Inflation Nation: grocery price hacks – save money by planning and reducing food waste
The rising cost of living is impacting Tauranga’s mother, Chanchal Saraswat. Her weekly food cost has gone from $120 two years ago to $250 now.
The internet and social media are a wealth of information when it comes to getting the best value in the grocery aisle.
No matter your household size and budget, there are tips for consolidating items in your cart to stop overbuying, recipes for leftovers in the back of your fridge, and meal planners to avoid waste.
There’s no denying that food is one of the biggest unavoidable costs families face.
Love Food Hate Waste NZ has tips on storing perishables to keep them fresh longer, like keeping potatoes away from onions (who knew?) and keeping cucumbers in plastic wrap to prevent them from dry out.
A TikTok ‘hack’ is also doing the rounds right now that promises you’ll never waste half an avocado again (keep it in a bowl of water).
Love Food Hate Waste stresses the importance of detailed meal planning before shopping, but cautions against buying in bulk, saying stored foods often spoil or are forgotten.
Spokesperson Sarah Pritchett said lack of planning and incorrect food storage were the most common reasons for food waste.
The company offers an online meal planner called Easy Choice Family Kai that offers recipes and shopping lists for five family meals for less than $100.
Other apps and websites like Food in my Fridge and Supercook give meal ideas when you list the leftover ingredients you have on hand.
Instead of the usual advice to buy in bulk to save money, Pritchett said it’s essential to buy for the week and store perishables properly.
Airtight containers in the fridge helped keep food fresh and stop cross-contamination, she said.
Barbara Cameron of North Harbor Budgeting Services said sky-high grocery prices meant they were increasingly telling people to start growing their own vegetables at home.
Tomatoes could be grown in pots on the deck and vegetables such as silver beets, lettuce, beans and carrots could work in small spaces.
Multiple food purchases often meant overeating or wasting, but if the space allowed for buying extra groceries on special, that was a great idea – as long as you remember you bought it .
Top tips for saving at checkout
Plan ahead: Clean out your fridge and cupboards before you leave and make a list. It’s money thrown out the window to buy a bag of carrots and then find out you have some at home.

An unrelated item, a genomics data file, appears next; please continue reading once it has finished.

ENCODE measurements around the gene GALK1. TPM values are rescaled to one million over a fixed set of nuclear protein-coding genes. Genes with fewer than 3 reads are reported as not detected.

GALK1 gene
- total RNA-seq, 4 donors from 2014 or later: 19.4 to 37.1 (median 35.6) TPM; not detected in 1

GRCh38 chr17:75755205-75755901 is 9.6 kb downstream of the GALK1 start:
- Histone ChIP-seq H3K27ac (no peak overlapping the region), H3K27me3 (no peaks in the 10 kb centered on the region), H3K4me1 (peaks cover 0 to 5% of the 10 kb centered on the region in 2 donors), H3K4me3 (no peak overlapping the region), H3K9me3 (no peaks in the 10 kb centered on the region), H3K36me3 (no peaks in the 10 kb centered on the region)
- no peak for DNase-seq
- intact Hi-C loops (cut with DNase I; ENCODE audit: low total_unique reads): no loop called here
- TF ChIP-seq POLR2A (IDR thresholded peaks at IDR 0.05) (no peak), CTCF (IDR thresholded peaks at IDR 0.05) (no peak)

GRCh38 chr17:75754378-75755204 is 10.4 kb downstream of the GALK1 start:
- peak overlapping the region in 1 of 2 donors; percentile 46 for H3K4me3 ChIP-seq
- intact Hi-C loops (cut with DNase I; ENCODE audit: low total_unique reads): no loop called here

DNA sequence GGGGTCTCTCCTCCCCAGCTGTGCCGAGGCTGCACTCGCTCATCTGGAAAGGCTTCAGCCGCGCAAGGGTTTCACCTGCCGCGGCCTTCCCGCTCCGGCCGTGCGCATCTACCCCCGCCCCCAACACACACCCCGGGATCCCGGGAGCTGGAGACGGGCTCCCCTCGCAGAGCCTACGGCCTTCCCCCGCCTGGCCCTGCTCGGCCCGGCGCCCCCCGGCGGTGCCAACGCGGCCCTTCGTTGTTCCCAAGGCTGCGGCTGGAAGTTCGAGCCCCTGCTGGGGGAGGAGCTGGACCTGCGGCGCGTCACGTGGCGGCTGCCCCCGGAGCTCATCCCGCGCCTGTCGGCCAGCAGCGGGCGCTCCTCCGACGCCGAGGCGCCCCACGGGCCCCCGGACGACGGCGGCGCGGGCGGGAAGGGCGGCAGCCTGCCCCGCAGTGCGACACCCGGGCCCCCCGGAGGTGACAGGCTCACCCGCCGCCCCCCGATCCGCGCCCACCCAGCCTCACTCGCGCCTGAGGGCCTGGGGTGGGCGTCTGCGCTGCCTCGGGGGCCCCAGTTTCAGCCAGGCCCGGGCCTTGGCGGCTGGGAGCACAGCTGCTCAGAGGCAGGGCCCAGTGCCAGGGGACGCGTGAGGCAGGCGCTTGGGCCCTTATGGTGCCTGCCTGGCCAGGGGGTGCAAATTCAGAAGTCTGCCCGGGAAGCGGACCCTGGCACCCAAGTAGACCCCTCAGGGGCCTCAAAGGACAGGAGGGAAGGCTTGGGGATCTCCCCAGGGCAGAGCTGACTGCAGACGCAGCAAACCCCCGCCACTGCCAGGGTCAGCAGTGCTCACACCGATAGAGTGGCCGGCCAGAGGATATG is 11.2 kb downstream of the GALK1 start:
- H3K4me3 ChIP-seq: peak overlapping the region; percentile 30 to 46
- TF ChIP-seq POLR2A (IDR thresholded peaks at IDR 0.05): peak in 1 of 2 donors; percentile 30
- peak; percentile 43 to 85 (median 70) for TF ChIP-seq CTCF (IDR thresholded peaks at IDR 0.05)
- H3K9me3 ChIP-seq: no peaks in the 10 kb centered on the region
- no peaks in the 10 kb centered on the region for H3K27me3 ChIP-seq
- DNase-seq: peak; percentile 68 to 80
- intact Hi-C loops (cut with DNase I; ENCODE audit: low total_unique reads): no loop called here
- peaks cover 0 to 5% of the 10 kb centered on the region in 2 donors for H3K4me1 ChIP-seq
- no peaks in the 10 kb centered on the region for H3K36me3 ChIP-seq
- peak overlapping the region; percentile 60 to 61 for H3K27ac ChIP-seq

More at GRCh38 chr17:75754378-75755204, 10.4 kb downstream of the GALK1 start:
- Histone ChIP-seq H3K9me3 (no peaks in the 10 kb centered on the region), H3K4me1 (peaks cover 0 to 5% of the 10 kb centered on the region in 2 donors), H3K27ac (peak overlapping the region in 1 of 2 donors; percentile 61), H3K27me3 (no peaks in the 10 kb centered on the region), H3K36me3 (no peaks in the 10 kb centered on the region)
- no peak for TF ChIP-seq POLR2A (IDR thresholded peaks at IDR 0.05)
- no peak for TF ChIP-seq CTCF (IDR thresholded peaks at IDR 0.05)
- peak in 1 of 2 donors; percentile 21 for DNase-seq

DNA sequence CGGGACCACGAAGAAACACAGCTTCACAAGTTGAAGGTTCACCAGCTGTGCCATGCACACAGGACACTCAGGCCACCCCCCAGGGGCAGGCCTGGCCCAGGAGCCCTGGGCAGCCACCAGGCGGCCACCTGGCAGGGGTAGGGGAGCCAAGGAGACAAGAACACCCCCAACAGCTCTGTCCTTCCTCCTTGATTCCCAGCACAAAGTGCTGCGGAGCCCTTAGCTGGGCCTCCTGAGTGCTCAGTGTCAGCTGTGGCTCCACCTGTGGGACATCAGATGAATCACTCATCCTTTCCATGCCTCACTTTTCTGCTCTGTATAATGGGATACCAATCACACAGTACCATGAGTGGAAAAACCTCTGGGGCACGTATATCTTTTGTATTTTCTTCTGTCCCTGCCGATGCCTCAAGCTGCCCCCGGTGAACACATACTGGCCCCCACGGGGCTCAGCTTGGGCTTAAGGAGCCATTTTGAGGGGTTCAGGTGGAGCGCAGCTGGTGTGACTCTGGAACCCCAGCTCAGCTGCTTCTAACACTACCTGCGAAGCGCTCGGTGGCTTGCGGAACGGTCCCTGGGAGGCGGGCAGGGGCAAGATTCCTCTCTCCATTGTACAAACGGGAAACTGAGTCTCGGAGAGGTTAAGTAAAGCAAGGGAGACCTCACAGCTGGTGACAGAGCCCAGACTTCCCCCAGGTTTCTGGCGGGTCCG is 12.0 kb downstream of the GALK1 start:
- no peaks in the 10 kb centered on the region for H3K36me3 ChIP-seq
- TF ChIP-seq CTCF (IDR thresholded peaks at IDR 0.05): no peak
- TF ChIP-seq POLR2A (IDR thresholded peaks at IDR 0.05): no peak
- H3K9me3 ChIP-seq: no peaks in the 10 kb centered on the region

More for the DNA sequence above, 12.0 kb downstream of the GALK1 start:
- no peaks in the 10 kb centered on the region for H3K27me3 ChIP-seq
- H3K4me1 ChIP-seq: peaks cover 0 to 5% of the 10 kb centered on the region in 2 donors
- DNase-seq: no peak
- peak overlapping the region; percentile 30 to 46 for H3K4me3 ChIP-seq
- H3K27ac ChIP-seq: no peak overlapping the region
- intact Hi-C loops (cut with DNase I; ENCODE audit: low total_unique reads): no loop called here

Stretch your purchases: Try making a tasty meal out of what you have in the fridge or freezer. Apps like Food in my Fridge can help.
Buy in season: Cauliflower $14 a head? Put it back and find an alternative. In season, local produce tastes better and is usually less expensive.
Submit something: If you know you’ve gone over budget, look in the cart and turn in the items you know you can do without this week.
Consider home delivery or meal plans: If the budget allows, discover home delivery and meal kits. They reduce waste and are good for those who have trouble planning their meals. Online shopping stops random buying five chocolate bars at checkout.
Storage is king: Invest in good storage so leftovers can be stored, easily heated, or eaten as lunch the next day. A good lunch box means fruit can be chopped up and shared and larger bags of snacks can be split.
Cook once, eat twice: A big batch of ground meat can be used for spaghetti one night and eaten in burritos the next.
Organize a theme party: Try hosting a weekly themed party. These can be Meatless Mondays, Taco Tuesdays or Fish Fridays. This will put some structure into your weekly meals and make it easier to plan those meals.
Have a plan B: Always have a backup in the freezer. A bag or two of frozen dumplings or fish and chips means a quick and easy meal so you can still feed your family without going to the supermarket.